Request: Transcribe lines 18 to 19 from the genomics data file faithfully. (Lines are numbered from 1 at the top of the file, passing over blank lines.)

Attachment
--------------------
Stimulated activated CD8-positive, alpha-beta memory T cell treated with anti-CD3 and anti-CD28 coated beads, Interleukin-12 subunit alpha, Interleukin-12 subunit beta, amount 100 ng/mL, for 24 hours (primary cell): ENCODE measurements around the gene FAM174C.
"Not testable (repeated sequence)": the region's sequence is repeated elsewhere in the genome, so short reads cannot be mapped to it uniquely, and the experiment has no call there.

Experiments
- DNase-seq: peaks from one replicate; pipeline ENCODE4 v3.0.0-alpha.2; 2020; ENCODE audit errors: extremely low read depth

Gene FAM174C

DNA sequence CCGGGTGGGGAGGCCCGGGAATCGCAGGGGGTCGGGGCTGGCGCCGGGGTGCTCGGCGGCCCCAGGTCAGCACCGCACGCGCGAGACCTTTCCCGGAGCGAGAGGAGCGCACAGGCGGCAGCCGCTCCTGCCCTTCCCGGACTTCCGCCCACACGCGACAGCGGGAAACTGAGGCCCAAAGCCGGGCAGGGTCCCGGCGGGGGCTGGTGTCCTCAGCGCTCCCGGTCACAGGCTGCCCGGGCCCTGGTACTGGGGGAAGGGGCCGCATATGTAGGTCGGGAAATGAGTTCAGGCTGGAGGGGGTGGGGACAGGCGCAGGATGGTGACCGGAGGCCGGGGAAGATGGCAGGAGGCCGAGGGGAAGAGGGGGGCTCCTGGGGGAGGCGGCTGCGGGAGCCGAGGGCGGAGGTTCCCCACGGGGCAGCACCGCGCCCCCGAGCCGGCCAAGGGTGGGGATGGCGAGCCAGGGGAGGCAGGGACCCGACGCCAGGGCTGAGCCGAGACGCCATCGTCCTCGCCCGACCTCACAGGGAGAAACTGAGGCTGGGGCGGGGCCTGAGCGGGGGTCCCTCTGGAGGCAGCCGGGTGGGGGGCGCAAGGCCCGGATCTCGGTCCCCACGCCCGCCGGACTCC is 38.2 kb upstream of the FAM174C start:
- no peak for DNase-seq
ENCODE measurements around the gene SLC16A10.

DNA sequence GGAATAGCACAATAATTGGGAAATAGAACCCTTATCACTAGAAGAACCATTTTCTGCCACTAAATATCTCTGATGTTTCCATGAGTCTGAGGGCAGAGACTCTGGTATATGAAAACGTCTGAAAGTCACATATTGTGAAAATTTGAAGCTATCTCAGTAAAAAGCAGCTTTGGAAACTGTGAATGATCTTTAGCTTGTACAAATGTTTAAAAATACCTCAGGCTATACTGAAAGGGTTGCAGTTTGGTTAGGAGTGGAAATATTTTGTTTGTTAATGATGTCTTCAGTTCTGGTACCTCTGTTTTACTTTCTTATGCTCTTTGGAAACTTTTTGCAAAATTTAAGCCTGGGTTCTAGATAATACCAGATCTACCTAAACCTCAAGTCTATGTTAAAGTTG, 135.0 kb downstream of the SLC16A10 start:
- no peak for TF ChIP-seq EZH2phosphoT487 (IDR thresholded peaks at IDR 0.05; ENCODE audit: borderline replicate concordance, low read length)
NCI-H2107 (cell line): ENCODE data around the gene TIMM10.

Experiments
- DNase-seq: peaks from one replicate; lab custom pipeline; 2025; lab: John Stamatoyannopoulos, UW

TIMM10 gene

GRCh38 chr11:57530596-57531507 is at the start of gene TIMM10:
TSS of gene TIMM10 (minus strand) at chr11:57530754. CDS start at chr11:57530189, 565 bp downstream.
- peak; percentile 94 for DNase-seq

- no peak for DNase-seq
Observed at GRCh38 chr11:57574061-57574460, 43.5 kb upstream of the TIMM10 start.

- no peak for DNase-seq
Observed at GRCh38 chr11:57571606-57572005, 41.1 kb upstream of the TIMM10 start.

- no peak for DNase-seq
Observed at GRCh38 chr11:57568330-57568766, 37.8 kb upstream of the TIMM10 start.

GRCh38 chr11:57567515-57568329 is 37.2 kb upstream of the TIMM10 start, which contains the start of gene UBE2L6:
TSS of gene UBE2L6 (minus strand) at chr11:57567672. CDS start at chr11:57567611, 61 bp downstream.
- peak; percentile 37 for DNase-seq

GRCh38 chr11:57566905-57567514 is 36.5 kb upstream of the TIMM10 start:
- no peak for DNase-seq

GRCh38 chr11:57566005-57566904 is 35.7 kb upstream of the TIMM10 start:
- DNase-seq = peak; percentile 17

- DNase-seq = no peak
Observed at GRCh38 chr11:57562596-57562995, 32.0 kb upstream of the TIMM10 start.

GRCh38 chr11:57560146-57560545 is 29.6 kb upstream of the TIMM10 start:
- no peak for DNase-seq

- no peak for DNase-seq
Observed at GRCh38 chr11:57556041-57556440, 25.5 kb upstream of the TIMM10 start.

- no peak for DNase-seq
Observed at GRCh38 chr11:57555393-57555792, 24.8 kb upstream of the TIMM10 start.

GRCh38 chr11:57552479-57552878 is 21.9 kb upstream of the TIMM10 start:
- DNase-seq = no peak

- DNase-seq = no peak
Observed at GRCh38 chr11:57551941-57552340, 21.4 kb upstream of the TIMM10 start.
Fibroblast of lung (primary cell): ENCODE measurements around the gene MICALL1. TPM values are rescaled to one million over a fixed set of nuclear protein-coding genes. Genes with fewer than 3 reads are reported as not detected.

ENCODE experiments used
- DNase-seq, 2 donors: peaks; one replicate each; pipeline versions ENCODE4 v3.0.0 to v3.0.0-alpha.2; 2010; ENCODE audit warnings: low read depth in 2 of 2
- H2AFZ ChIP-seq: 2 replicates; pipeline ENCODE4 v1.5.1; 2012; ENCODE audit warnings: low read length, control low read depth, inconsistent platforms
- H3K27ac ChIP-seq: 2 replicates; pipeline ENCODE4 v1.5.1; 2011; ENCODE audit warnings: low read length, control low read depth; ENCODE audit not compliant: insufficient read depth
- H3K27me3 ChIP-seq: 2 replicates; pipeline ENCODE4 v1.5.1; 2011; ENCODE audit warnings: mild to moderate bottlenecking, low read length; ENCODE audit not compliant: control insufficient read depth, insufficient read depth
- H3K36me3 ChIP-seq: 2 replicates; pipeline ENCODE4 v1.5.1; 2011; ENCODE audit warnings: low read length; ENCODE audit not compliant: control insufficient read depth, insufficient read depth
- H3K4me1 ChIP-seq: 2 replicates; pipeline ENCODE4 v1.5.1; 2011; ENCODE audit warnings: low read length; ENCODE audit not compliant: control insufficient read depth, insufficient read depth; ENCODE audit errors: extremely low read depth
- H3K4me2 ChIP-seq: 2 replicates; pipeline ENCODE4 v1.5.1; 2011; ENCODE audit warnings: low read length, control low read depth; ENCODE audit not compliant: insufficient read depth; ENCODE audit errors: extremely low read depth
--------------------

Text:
- no peak for DNase-seq
Observed at GRCh38 chr11:57574061-57574460, 43.5 kb upstream of the TIMM10 start.